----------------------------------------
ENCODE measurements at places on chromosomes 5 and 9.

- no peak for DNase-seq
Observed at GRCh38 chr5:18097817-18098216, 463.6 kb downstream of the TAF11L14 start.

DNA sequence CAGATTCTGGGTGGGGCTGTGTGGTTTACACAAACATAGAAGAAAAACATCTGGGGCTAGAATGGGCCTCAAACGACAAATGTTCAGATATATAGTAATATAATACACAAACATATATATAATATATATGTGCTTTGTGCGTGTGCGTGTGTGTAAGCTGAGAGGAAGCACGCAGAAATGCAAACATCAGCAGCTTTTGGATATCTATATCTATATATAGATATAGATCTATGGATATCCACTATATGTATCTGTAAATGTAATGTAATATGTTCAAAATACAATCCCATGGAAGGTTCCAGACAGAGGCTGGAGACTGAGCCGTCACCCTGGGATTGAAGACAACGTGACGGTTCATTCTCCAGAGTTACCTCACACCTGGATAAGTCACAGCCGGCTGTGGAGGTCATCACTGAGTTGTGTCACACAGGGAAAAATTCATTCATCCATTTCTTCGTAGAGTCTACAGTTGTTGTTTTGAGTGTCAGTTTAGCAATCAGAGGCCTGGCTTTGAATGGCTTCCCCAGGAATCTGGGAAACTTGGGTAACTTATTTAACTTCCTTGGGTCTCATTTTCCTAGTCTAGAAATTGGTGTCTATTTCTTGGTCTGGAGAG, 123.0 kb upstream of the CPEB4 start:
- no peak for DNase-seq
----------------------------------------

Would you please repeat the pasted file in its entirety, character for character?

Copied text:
ENCODE measurements at places on chromosomes 5 and 9.

- no peak for DNase-seq
Observed at GRCh38 chr5:18097817-18098216, 463.6 kb downstream of the TAF11L14 start.

DNA sequence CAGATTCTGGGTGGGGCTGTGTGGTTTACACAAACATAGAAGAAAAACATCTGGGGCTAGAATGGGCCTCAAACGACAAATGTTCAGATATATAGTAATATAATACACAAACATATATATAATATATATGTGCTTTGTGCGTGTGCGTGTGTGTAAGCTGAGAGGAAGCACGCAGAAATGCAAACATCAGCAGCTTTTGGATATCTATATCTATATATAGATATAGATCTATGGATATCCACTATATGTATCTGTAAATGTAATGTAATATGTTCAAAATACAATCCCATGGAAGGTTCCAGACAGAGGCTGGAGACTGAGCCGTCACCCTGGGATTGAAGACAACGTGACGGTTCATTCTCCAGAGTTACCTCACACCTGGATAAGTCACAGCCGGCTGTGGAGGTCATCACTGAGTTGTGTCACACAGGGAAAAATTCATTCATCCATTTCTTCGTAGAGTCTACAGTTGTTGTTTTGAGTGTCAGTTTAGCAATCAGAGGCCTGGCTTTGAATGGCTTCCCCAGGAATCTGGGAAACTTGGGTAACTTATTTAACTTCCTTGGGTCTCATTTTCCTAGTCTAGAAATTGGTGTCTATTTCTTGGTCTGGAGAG, 123.0 kb upstream of the CPEB4 start:
- no peak for DNase-seq